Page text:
Choosing a passive writing style is sometimes necessary to position important information at the beginning or end of a sentence.

For instance, the subject (person, thing, or idea) that the author wishes to discuss in a sentence should occur near the beginning in the topic position where the reader expects to find it ("first things first").2

The following active-voice sentence begins a new section in which the topic is "green plants" (the performer):

Green plants produce carbohydrates in the presence of light and chlorophyll.

If, on the other hand, "carbohydrates" (the receiver of the action) is the opening topic, the sentence is better written in the passive voice:

Carbohydrates are produced by green plants in the presence of light and chlorophyll.


The topic of a sentence is not an isolated island, however—it has context in relation to the surrounding sentences and paragraphs.

The topic must not only identify the subject for the reader, but it must prepare the reader "for upcoming material by connecting it backward to the previous discussion."2

For example, look at the first three sentences of a classic article written by Watson and Crick in 1953:

We wish to suggest a structure for the salt of deoxyribose nucleic acid (D.N.A.). This structure has novel features which are of considerable biological interest.

A structure for nucleic acid has already been proposed by Pauling and Corey.3


Notice that the authors used the active voice in the first and second sentences, but the passive in the third. If the third sentence is changed to active voice, it becomes:

Pauling and Corey have already proposed a structure for nucleic acid.

This revision shortens the sentence and identifies the performers. However, the original passive style creates parallel structure by repeating the topic of the second sentence ("This structure has...") in the third sentence ("A structure for..."). The topic in the third sentence connects backward and prepares the reader for the upcoming information. These three sentences are more cohesive as a result.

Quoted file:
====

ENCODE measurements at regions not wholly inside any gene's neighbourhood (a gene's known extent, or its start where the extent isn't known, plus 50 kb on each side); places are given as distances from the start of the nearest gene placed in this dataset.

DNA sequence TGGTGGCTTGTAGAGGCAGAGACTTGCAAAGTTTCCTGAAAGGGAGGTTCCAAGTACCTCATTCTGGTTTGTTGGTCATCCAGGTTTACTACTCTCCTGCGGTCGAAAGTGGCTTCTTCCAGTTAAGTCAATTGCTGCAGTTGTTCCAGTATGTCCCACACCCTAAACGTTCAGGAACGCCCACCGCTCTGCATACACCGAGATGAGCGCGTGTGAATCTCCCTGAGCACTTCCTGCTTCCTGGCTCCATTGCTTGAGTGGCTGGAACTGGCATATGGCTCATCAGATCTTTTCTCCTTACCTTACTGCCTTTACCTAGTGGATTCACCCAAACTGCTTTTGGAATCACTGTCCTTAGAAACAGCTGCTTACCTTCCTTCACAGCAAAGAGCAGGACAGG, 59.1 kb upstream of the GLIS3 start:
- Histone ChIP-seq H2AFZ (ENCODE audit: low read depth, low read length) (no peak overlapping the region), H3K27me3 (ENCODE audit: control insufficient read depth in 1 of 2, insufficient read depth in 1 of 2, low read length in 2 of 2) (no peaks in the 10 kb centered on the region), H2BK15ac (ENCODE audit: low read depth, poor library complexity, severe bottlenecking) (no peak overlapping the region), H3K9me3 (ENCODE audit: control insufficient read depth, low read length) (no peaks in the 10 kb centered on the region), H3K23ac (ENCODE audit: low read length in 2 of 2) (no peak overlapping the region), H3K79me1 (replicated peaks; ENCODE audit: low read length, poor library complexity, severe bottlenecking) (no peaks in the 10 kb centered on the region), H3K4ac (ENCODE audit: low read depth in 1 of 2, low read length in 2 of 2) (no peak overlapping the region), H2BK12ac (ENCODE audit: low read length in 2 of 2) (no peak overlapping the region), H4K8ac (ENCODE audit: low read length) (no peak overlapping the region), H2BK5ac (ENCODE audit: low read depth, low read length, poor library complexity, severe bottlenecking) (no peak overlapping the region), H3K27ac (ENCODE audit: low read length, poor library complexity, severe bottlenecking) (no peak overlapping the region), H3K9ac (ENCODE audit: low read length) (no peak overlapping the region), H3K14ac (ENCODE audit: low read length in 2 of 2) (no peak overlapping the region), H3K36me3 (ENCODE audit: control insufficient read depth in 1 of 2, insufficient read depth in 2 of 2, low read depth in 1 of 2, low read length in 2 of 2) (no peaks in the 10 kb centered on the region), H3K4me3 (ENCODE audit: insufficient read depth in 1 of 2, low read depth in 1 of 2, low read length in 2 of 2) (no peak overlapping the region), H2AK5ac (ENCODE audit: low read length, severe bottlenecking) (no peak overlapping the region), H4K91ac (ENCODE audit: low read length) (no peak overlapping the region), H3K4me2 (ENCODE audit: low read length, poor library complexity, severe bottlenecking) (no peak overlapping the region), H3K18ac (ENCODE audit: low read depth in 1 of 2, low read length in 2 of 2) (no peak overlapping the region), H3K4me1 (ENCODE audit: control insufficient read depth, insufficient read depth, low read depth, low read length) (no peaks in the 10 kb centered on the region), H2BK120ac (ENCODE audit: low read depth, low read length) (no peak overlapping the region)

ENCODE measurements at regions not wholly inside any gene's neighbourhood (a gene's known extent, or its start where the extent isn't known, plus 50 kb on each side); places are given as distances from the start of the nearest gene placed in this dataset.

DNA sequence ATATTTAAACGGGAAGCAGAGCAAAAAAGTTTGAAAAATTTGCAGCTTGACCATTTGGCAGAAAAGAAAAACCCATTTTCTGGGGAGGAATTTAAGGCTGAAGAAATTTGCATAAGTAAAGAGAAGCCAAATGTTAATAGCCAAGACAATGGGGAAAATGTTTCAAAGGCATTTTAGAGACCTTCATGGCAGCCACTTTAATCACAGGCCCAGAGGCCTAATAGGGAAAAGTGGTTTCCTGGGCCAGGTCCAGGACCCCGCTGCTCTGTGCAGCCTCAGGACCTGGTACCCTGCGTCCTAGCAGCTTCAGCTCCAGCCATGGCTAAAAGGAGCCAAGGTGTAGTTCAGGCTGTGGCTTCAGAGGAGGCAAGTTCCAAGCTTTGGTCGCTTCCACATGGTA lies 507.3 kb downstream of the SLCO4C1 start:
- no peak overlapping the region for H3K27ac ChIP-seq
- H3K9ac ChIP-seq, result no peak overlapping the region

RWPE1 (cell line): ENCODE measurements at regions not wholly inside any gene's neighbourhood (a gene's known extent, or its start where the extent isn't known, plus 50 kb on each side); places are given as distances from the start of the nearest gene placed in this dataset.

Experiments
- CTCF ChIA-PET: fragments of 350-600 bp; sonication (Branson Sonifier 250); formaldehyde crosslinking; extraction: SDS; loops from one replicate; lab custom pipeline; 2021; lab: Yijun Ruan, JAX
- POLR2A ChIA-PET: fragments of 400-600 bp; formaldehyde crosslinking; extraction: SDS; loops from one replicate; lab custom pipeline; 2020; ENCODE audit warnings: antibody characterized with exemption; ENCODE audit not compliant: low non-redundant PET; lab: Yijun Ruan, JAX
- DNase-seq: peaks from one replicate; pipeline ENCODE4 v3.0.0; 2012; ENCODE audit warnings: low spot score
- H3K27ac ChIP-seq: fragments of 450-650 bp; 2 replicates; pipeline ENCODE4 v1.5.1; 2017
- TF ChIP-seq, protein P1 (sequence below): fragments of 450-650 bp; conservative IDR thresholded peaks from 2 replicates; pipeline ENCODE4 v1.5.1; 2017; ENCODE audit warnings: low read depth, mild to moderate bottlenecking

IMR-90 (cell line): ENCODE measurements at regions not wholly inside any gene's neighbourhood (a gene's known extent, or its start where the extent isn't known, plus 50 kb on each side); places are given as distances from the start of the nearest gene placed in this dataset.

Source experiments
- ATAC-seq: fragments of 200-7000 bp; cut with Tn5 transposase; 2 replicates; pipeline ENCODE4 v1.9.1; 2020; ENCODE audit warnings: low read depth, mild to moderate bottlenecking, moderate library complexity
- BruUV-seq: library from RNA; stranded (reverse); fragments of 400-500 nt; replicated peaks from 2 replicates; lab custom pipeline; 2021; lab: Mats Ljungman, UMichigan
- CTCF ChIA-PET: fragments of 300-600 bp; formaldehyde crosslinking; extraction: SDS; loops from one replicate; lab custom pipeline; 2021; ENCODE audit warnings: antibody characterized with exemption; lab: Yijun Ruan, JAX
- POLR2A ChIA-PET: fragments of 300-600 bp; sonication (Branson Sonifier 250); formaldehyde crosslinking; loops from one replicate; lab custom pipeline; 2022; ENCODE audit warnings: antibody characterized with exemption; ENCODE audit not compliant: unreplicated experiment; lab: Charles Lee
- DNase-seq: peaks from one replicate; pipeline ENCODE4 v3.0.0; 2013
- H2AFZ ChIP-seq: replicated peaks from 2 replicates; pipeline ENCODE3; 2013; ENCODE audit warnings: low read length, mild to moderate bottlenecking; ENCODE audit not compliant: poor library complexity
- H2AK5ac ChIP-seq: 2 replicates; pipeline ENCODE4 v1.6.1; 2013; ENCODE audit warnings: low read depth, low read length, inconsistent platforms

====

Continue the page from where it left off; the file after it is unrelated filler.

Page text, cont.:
By focusing on the topic, the authors have incorporated the passive voice to advantage, producing a passage that flows naturally and is comprehensible and enjoyable for the reader.


Summary

Just as varying the sentence length in your scientific manuscript creates more variety and interest for your readers, so, too, does using both active and passive voice.

Choose the active voice whenever possible.

Choose the passive voice if you have a good reason to do so. Consider passive voice when:

  1. The performer is unknown, irrelevant, or obvious.
  2. The performer is less important than the action.
  3. The recipient is the main topic.


You can also use the passive voice to hedge (i.e., to be noncommittal).

However, that is one use that cannot be recommended. (That is an example of hedging!)


Sources


  1. Zeiger M. Essentials of Writing Biomedical Research Papers. 2nd ed. New York, NY: McGraw-Hill; 2000.


  2. Gopen GD, Swan JA. The science of scientific writing. Am Scientist. 1990;78:550-558.


  3. Watson JD, Crick FHC. Molecular structure of nucleic acids. Nature. 1953;171:737-738.


Do you have a question on this writing tip? Contact me online and I'll be happy to help.

For information on scientific and medical editing, please visit Science Editing Services.